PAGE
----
May 31, 2023
Meet Craig Cimini, head of The Cigna Group Ventures
Craig Cimini, head of Cigna Ventures

Quick Take

  • Career paths always have twists and turns, which are valuable learning opportunities.
  • Active listening is key to successful investing.
  • The Cigna Group Ventures seeks strong relationship opportunities that maximize value and advance health care.

To succeed in the world of venture capital, it’s important to master the art of calculated risks. That’s something Craig Cimini, head of The Cigna Group Ventures and vice president of strategy and business development at The Cigna Group, knows well.

Case in point: His position as the head of The Cigna Group Ventures is a far cry from his initial plans to be a chief hospital administrator, and Cimini uses his experience as a model for up-and-coming health care professionals.

“I always counsel people who are in the early part of their careers to not get too prescriptive about what their career path is going to be,” he said. “There are always going to be twists and turns along the way, and each one can be a valuable experience that will ultimately help them learn and grow.”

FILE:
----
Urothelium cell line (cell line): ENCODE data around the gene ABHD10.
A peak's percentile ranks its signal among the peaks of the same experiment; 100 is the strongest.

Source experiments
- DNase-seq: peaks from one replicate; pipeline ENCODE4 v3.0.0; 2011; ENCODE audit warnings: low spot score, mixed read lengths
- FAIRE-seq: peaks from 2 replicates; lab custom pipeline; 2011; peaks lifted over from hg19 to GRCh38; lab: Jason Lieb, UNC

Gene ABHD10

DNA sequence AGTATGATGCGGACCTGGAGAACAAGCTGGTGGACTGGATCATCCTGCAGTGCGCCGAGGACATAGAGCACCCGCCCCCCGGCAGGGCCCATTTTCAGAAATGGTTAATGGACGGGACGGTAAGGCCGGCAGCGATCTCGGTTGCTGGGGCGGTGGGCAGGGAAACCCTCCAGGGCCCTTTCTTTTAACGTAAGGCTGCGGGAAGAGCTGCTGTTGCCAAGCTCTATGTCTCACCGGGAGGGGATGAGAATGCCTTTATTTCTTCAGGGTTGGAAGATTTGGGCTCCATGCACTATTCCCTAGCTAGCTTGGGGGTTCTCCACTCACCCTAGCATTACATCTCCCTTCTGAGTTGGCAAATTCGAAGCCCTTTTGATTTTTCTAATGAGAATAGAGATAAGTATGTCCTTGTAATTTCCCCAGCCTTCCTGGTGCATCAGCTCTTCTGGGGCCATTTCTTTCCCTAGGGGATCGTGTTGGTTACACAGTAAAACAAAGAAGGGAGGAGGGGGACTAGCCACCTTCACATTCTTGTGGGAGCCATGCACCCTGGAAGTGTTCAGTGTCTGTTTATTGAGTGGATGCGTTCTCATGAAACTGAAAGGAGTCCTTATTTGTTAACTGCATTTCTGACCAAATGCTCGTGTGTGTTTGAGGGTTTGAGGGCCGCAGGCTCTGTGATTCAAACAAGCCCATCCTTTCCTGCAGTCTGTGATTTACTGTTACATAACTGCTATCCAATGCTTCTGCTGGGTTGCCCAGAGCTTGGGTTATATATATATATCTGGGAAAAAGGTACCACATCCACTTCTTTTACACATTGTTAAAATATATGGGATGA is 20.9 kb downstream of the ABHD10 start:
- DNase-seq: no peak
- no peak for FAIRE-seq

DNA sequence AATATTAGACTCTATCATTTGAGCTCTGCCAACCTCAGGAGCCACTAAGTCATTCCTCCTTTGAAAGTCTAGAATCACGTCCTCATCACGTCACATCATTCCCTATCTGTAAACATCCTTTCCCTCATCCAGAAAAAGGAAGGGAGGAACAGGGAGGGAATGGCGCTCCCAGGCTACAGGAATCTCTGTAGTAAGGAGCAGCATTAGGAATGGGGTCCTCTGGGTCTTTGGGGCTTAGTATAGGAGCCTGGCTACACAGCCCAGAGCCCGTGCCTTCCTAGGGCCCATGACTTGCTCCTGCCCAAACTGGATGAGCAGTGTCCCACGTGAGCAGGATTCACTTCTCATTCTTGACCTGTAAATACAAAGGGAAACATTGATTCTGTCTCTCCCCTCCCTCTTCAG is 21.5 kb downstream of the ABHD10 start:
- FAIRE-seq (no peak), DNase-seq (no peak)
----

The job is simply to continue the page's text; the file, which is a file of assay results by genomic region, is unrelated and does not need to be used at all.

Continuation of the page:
Cimini grew up in the Berkshires region of western Massachusetts, where he spent a lot of time outdoors. “I was a very independent kid, always going off hiking and exploring on my own,” he said. When he wasn’t trekking through the forest, Cimini was playing Little League baseball. He continued to play the sport in high school and college, and while his childhood aspiration to join the Major Leagues was not meant to be, his baseball experience instilled important principles in his life.

Craig Cimini playing baseball“I learned a lot about teamwork and achieving goals, important skills that certainly translate to how I operate today,” he said. He noted that close collaboration and the drive toward successful outcomes are key tenets of The Cigna Group Ventures, which continually seeks partnerships with early stage innovators to find new ways to improve individual health and to help make the health care system work better for everyone.

The path to leadership has twists and turns